I've been in business long enough to have made just about every mistake at least once. I made my first right at the beginning. It was in 1979, and I had left my previous employer to start my own messenger business, and I needed a name--the right name. I thought it was critical to come up with one that projected the image I wanted for my business. First impressions are important, after all, and our name would be the first impression that most prospective customers would get. I wanted the name to convey reliability, expertise, and service. So I sat down with my wife and the four or five people I had hired to work with me, and we brainstormed.

I no longer remember most of the names we came up with. I think we wound up submitting nine to the New York secretary of state's office. One was Premier Courier. Another was Ideal Courier. I forget the rest, but I do recall the time and effort we put into the process--and the frustration we felt when our lawyer would come back and tell us that we had to keep brainstorming because the name we wanted was already taken. This went on for days and days. In retrospect, I probably spent more time searching for a name than I did planning how to get the business off the ground. By the end of the second week, I was at my wit's end. We were losing precious time and frittering away our start-up capital, and we still didn't have a name.

I guess our lawyer was growing impatient as well, because he decided on his own to submit a name that we hadn't considered: Perfect Courier. I can't say I was thrilled when he told me it was available. To suggest we were "perfect" struck me as an invitation to trouble. I could just imagine what customers would say when we made a mistake, as was bound to happen from time to time. But I didn't have any better ideas, and I was eager to move on. The lawyer said I had a choice about what to put at the end of the name: Inc., Corp., or Ltd. I chose Ltd. because I thought it gave us an international flavor. Thus did our labors finally produce what we needed to get started, namely, a name: Perfect Courier Ltd. Only much later did I come to realize that the whole exercise had been a waste of time.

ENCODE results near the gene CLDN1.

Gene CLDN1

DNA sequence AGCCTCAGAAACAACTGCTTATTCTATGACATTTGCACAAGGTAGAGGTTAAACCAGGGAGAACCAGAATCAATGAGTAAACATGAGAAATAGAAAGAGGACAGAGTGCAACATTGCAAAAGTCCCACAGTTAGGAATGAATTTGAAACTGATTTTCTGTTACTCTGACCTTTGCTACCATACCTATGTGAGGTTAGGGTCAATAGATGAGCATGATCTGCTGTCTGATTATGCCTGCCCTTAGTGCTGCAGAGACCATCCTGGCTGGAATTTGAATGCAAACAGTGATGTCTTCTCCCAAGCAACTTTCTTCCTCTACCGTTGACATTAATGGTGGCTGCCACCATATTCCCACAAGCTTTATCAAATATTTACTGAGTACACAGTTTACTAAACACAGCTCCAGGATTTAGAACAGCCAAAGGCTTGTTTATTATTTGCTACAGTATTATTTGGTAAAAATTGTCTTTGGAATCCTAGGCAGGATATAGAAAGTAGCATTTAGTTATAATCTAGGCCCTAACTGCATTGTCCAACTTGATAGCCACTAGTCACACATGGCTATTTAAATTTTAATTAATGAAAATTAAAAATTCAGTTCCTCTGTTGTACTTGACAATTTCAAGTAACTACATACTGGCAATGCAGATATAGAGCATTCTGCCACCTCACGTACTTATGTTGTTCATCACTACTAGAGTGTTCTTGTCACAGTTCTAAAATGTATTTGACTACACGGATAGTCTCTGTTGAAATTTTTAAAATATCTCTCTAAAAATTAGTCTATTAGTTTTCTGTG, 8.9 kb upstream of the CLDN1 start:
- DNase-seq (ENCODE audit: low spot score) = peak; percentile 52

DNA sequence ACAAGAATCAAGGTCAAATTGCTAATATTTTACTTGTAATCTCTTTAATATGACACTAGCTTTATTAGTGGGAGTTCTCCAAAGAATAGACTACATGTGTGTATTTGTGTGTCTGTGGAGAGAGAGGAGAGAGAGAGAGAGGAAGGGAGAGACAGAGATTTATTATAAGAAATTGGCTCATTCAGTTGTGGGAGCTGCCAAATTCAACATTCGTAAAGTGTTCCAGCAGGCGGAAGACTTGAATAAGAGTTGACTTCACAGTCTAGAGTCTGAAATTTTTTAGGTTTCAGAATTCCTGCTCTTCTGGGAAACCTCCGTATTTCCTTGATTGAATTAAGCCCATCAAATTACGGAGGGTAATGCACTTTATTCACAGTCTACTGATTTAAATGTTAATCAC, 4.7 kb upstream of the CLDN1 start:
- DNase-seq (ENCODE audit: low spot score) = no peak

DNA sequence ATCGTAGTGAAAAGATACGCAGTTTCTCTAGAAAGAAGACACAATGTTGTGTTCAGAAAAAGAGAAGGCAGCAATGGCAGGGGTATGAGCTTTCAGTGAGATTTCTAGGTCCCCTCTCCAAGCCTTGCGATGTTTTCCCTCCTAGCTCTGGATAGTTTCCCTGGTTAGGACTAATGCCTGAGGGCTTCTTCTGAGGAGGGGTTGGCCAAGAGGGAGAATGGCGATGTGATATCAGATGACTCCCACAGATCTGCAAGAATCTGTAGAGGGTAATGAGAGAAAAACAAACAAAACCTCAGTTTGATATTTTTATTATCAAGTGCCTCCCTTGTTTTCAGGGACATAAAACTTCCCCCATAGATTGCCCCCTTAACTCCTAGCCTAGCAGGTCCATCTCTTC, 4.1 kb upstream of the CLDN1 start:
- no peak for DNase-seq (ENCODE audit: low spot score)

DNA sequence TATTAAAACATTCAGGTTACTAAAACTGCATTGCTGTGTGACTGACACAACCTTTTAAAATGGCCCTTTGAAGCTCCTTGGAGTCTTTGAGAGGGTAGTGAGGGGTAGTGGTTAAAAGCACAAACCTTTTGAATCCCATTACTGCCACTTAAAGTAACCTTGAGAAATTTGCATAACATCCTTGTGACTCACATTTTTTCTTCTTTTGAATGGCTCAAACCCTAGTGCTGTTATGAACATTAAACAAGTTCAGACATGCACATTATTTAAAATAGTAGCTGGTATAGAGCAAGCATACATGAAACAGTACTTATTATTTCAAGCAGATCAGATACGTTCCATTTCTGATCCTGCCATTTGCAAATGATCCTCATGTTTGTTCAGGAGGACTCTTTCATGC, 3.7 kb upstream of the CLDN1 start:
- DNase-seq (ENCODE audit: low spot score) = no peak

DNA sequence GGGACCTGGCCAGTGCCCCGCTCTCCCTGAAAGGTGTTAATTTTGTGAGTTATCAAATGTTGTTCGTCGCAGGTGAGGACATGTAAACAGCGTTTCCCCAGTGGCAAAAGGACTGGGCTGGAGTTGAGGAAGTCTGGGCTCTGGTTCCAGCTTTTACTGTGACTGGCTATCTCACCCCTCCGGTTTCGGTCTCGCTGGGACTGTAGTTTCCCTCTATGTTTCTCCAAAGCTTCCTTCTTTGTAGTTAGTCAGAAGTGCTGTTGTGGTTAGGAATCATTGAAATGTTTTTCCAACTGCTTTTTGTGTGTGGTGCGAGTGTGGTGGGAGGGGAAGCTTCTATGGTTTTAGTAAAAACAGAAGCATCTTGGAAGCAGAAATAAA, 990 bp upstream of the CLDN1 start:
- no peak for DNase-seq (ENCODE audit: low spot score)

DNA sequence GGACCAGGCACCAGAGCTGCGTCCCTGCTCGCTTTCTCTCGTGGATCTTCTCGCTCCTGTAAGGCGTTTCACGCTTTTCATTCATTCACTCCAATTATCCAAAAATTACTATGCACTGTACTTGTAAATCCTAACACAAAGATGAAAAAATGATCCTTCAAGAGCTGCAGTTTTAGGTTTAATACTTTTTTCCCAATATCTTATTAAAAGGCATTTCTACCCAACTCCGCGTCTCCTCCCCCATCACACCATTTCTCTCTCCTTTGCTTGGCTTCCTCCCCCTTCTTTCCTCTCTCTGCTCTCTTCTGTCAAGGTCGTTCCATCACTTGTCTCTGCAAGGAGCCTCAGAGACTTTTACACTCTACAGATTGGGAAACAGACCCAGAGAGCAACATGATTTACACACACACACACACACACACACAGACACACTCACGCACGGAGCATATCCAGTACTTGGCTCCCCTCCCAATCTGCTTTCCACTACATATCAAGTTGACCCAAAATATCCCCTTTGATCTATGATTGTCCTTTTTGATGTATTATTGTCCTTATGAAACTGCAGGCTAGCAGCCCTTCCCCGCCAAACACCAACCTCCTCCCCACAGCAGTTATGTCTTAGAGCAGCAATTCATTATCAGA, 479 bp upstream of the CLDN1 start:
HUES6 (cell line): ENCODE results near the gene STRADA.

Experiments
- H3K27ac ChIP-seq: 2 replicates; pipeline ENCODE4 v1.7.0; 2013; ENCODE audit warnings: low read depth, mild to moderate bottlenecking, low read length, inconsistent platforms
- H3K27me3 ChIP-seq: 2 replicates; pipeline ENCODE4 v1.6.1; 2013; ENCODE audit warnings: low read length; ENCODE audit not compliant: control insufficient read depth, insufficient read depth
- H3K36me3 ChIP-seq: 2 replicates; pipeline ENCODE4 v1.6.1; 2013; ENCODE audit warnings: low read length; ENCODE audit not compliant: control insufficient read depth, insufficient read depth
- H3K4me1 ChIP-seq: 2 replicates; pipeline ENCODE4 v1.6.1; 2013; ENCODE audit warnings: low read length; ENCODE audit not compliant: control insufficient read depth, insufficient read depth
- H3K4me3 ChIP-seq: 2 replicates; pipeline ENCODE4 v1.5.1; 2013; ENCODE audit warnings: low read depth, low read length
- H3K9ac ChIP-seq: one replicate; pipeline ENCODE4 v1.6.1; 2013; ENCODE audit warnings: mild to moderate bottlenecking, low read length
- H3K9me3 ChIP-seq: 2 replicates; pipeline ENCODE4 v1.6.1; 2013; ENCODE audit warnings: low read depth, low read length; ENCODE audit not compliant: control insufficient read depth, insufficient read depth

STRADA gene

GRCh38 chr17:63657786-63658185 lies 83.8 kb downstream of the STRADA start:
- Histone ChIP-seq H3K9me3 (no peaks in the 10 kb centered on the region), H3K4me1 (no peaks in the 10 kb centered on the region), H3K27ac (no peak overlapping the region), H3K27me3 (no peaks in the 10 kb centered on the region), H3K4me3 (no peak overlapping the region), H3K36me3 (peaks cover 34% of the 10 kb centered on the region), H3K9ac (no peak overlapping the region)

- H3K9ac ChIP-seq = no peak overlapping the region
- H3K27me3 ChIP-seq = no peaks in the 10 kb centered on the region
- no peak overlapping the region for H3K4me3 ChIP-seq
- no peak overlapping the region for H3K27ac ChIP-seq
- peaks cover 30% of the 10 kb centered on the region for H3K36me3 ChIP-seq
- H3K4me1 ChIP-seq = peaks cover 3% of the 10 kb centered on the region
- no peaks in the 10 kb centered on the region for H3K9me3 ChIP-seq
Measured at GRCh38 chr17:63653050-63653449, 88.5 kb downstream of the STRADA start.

I wasn't the first entrepreneur to make that mistake, of course, and I wouldn't be the last. I'm sure that almost everybody who starts a company falls into the same trap. You're particularly susceptible when it's your first business venture. You sit there knowing that you have to come up with something and that, whatever it is, you're going to be stuck with it for a long time. It's natural to conclude that choosing a name is a big deal. But it's not. If I were to make a list of the 10 most important things to do when you launch a business, selecting the right name wouldn't even be on it. Why? Because your company's name plays little, if any, role in determining your success.

Now I know some people will disagree with me about this. No doubt, they're many of the same people who took exception to last month's column about the money wasted on marketing. They'd argue that to build a powerful brand you need to give your company a memorable name. And I admit that some company names are more memorable than others. I'll never forget Tex's Chain Saw Manicure, which this magazine wrote about many years ago. Hernia Movers in Milwaukee also has a name that's easy to remember, as does the Amigone Funeral Home in Cheektowaga, N.Y., among other places, and the Atlasta Motel in Boonville, Mo. Then there's the Curl Up N Dye Hair Salon in Las Vegas. But I've long believed that Thomas S. Kavanagh had the right idea in 1975 when he started a company in Boulder, Colo., to sell office automation products and named it NBI, which stood for "nothing but initials."

Having a memorable name is no guarantee of success, and it plays no role in building a strong brand. If it did, we would never have heard of General Motors, IBM, or Oreo cookies. The strength of your brand reflects not your name but what you do and how you do it. You build a great brand by putting out great products, by providing great service, by creating a great work environment for your employees, by competing hard but fairly, and by being a great corporate citizen. If you think that sounds a lot like developing a great reputation, you're right. For most businesses, brand and reputation are indistinguishable--and would anyone seriously argue that a company's reputation depends on having a memorable name? The idea that it matters at all is a hangover from the Internet bubble years, when we heard so much about the importance of being "the first mover" and other craziness. May those concepts rest in peace.